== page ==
Fake News, Faux Science & Expert Opinion

One of the hardest issues for any community to resolve, is who to believe?  The science behind geological disposal is all well-established, but very complex and very detailed.  It is inevitable that there will be disagreements between ‘experts’ — so how do you know who and what to believe?

GDFWatch provide some simple ‘rule of thumb’ steps to help communities improve their critical skills in assessing potential conflicting opinions, eg:

  1. Peer Review:  has the scientist or expert had their research or opinions tested by other scientists? If not, then what they’re saying has unlikely been tested or verified by other scientists.  Check their credentials carefully, and ask about peer reviews of their work.
  2. Independent Opinion:  communities will be able to, and should, turn to a relevant professional or scientific institution (eg The Geological Society of London, Royal Society for Chemistry, etc) for informed and impartial advice, rather than relying on an individual or self-appointed ‘expert’.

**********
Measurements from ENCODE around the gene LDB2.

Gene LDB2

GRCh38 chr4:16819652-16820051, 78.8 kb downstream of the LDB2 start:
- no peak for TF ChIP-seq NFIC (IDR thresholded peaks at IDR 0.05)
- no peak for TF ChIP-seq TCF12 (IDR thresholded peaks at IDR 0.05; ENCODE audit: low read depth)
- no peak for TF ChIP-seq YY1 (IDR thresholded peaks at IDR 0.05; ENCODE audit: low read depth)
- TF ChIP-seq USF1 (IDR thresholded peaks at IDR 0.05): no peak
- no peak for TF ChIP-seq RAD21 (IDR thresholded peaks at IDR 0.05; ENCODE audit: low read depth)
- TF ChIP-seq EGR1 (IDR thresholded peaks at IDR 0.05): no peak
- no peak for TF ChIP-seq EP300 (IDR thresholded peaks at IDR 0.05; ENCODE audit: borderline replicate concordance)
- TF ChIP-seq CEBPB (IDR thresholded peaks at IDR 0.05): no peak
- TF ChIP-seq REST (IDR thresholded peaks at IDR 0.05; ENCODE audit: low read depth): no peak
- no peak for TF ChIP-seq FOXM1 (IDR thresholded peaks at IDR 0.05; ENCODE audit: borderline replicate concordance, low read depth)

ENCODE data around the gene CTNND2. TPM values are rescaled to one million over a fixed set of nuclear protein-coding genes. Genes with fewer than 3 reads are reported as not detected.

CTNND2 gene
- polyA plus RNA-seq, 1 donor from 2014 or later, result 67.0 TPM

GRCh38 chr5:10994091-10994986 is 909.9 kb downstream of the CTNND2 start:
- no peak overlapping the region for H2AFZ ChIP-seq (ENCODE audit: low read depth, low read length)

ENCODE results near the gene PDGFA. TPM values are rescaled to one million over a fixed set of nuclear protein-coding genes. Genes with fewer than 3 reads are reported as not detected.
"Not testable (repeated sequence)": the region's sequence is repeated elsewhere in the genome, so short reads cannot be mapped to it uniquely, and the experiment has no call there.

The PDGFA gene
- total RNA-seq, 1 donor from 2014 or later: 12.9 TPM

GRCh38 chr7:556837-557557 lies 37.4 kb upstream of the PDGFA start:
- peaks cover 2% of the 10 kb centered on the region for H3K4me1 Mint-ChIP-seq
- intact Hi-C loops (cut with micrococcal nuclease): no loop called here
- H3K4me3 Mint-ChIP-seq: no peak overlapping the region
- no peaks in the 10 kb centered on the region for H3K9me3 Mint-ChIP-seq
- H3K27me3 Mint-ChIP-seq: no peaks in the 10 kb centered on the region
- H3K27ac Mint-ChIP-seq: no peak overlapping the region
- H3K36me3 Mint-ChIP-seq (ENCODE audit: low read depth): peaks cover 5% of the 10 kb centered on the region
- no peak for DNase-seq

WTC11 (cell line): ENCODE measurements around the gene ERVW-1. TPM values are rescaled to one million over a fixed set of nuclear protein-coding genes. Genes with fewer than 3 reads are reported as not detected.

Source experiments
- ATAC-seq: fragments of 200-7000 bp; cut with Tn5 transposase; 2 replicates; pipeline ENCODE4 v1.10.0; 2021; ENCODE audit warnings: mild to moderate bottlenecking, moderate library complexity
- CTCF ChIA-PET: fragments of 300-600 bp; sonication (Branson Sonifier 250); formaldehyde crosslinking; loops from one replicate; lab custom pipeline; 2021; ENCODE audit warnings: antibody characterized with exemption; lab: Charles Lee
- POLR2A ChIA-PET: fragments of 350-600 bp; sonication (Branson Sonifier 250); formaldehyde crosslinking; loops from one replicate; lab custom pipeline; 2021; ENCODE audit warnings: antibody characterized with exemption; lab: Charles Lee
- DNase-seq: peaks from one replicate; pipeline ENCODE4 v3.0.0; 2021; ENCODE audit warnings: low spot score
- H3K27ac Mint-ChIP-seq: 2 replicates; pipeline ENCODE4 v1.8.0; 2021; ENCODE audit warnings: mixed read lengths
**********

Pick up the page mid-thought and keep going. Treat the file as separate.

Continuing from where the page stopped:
3. Digital Skills:  ask for a digital skills training programme as part of your agreement with RWM, so that people can be taught how to research online more effectively, and be better skilled at assessing the validity and credibility of the information they find — indeed, digital skills training is important for anyone wanting to participate in the process, since most of the information provided by Government and RWM will be provided online, in line with public sector policy of ‘digital by default’ (ie not printing actual documents, but making information available online).

GDFWatch has been working with many of the leading academic and scientific institutions, and can help communities find the support or reassurance they need to trust or challenge complex technical and scientific information, and ‘expert’ opinion.